'All my life I've walked into hotel rooms and headed straight to the tea tray to make myself cup after relaxing cup of tea in that kettle, never once considering that somebody may have boiled their undies in it,' says Mitali Saran.
Illustration: Uttam Ghosh
This week I bring you an important public service announcement: You know the handy electric kettle in your hotel room, the one placed on the tea and coffee tray?
Well, according to a report in The Independent, some guests may have boiled their underwear in that kettle, leaving a residue of nasty, potentially deadly, bacteria in there. It's an upsetting read.
All my life I've walked into hotel rooms and headed straight to the tea tray to make myself cup after relaxing cup of tea in that kettle, never once considering that somebody may have boiled their undies in it.
Well, the only stupid person is the person who refuses to learn, and that ends today: I'm never packing extra underwear again, this kettle thing is genius.
As for the toxins, if so many of us wear underwear so filthy that it has to be boiled, we're probably already resistant to a large variety of harmful substances.
A kettle is efficient, and anyway, what are the options?
Don't say the hotel laundry service -- who trusts hotel laundries? They probably just have a giant kettle down there.
You could hand wash things in the bathroom sink, but that would mean putting your phone down, and that's just crazy talk.
No, the kettle is still winning.
It's also environment friendly. Remember that the wars of the future will be fought not over whether or not the finale of Season 7 of Game of Thrones was disappointing, but over water scarcity.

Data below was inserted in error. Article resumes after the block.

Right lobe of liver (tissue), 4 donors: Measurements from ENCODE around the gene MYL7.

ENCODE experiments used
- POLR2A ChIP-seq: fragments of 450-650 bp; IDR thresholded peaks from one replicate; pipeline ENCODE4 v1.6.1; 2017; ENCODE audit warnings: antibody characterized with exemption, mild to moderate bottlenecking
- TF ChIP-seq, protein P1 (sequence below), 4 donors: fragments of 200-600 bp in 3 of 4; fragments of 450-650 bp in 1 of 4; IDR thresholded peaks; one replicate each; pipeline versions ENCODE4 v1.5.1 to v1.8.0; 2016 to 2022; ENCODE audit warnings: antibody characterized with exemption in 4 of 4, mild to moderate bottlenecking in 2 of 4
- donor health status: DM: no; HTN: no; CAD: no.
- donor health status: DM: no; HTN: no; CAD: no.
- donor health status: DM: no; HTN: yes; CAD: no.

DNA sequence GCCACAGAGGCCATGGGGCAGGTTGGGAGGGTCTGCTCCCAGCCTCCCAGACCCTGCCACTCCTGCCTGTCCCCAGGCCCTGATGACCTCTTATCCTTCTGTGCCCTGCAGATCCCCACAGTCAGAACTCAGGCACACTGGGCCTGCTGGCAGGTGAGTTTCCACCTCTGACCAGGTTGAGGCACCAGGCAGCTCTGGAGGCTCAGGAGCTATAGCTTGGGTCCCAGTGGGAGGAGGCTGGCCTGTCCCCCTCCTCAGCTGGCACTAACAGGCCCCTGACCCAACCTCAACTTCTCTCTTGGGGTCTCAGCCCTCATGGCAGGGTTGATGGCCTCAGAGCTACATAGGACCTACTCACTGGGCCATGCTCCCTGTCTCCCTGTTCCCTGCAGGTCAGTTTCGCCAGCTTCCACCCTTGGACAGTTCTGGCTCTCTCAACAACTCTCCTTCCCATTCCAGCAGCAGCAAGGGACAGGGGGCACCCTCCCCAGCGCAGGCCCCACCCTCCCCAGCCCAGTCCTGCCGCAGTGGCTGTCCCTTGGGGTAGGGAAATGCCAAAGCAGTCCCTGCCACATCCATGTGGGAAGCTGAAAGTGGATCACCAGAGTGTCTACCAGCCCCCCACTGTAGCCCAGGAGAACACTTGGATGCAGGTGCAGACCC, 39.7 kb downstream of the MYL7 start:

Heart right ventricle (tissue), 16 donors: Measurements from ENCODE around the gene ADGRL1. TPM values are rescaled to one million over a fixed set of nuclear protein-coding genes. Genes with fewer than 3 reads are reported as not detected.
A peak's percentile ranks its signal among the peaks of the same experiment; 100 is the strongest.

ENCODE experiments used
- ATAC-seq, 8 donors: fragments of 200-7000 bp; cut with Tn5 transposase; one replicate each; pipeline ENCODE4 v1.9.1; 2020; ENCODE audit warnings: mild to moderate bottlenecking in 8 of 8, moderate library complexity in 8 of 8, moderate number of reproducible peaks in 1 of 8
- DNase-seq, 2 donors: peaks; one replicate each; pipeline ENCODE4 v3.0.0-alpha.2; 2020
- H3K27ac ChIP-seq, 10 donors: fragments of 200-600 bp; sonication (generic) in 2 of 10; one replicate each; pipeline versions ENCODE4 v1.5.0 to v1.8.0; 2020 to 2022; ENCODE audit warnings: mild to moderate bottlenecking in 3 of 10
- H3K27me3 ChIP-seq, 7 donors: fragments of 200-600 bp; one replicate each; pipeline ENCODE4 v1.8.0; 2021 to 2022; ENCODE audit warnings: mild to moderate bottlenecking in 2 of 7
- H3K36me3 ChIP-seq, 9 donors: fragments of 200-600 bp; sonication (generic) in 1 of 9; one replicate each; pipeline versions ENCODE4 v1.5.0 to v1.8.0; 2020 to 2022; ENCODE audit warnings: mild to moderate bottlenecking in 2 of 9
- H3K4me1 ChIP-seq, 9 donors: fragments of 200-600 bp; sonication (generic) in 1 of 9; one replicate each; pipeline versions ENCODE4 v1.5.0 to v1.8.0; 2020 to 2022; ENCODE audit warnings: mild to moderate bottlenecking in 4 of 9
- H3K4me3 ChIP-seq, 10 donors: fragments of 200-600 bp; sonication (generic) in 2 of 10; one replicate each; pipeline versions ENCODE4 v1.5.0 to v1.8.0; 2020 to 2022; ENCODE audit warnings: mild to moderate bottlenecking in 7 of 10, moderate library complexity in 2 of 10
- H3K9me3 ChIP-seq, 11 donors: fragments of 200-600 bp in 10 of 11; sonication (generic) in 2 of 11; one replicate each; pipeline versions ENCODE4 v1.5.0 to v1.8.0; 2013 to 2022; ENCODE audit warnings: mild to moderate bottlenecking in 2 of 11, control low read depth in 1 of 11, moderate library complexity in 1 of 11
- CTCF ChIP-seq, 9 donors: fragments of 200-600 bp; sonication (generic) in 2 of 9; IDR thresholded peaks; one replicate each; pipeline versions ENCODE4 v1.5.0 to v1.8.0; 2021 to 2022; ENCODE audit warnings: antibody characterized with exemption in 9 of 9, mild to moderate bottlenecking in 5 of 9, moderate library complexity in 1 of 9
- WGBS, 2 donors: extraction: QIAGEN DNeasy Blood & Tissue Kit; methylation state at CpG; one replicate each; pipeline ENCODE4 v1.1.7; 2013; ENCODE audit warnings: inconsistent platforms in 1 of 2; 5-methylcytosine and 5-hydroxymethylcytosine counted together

That may sound unlikely when Houston and Mumbai are drowning, but flood and drought are flip sides of the same climate change coin, and climate change is upon us, good people.
We must all do our bit to save the planet.
My father once told me that when he was a young man, living in a rented box room and always in a hurry to get to work, he often saved time and resources by shaving with the same water in which he boiled his eggs.
I think there's an important lesson there that can be applied to underwear and teabags.
The teabags would give the underwear a nice sepia colour, or just even out the sepia colour you've already given it, and panty backwash might add that missing je ne sais quoi to your tea.
Just kidding! It's gross and dangerous, people, don't boil your freaking knickers in the freaking communal tea kettle that other people are going to use for tea!
I can't freaking believe that we've got space probes analysing Jupiter, and chips the size of pinheads running the world, and we still have to write sentences like that.
On the other hand, as Jean-Paul Sartre and Marvin the Paranoid Android knew, humans are inexhaustibly horrible and disgusting, and they seem to become more horrible and disgusting when they are at hotels and restaurants.
Waiters spit in the soup, housekeeping staff wipe drinking glasses with the same cloth as the sink and sofa; guests defecate in wardrobe drawers, urinate in minibar bottles they leave in the minibar, leave unspeakable fluids on their mattresses, and poop in their towels; annoyed housekeeping might clean your bathroom floor with your bath towel; one person clogged up the toilet by sticking an entire rotisserie chicken into it, and one guy killed a monkey in his room.
And those are just the stories that do get told.
What I'm saying is, the kettle is not necessarily the filthiest thing your hotel room has ever seen, but it could be the most dangerous.
The obvious fix is to avoid tea and coffee altogether, and just pack your own hip flask. You can wrap it in lots of extra underwear.